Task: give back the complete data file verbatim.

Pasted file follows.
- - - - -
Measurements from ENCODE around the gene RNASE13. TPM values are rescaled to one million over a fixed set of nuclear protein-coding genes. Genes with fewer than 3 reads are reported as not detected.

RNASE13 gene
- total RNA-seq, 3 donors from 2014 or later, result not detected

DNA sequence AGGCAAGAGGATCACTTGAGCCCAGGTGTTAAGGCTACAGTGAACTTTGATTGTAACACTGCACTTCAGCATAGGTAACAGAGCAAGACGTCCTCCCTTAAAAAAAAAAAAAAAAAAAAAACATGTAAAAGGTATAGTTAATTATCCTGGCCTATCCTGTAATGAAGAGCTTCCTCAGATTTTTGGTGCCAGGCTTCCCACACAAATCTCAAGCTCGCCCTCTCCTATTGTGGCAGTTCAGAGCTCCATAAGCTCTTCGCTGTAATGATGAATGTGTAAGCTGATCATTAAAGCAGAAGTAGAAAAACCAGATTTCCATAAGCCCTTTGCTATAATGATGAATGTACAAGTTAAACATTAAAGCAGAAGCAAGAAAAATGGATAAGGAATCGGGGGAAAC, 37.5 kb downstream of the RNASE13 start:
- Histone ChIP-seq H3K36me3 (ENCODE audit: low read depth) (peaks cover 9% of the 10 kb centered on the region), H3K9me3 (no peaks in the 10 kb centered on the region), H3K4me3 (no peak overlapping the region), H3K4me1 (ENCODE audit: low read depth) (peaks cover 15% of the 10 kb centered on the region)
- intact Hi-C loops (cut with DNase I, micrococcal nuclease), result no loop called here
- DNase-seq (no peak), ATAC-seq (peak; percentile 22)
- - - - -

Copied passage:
Measurements from ENCODE around the gene RNASE13. TPM values are rescaled to one million over a fixed set of nuclear protein-coding genes. Genes with fewer than 3 reads are reported as not detected.

RNASE13 gene
- total RNA-seq, 3 donors from 2014 or later, result not detected

DNA sequence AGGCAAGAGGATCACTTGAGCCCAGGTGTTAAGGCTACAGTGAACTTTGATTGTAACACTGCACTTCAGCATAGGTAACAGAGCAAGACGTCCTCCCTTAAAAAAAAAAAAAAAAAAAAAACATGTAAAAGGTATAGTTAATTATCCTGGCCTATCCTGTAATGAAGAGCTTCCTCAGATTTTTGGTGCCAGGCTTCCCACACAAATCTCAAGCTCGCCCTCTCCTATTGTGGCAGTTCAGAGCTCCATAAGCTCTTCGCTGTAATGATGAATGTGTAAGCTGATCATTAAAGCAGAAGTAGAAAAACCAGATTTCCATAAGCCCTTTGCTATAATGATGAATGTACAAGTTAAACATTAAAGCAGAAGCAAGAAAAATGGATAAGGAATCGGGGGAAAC, 37.5 kb downstream of the RNASE13 start:
- Histone ChIP-seq H3K36me3 (ENCODE audit: low read depth) (peaks cover 9% of the 10 kb centered on the region), H3K9me3 (no peaks in the 10 kb centered on the region), H3K4me3 (no peak overlapping the region), H3K4me1 (ENCODE audit: low read depth) (peaks cover 15% of the 10 kb centered on the region)
- intact Hi-C loops (cut with DNase I, micrococcal nuclease), result no loop called here
- DNase-seq (no peak), ATAC-seq (peak; percentile 22)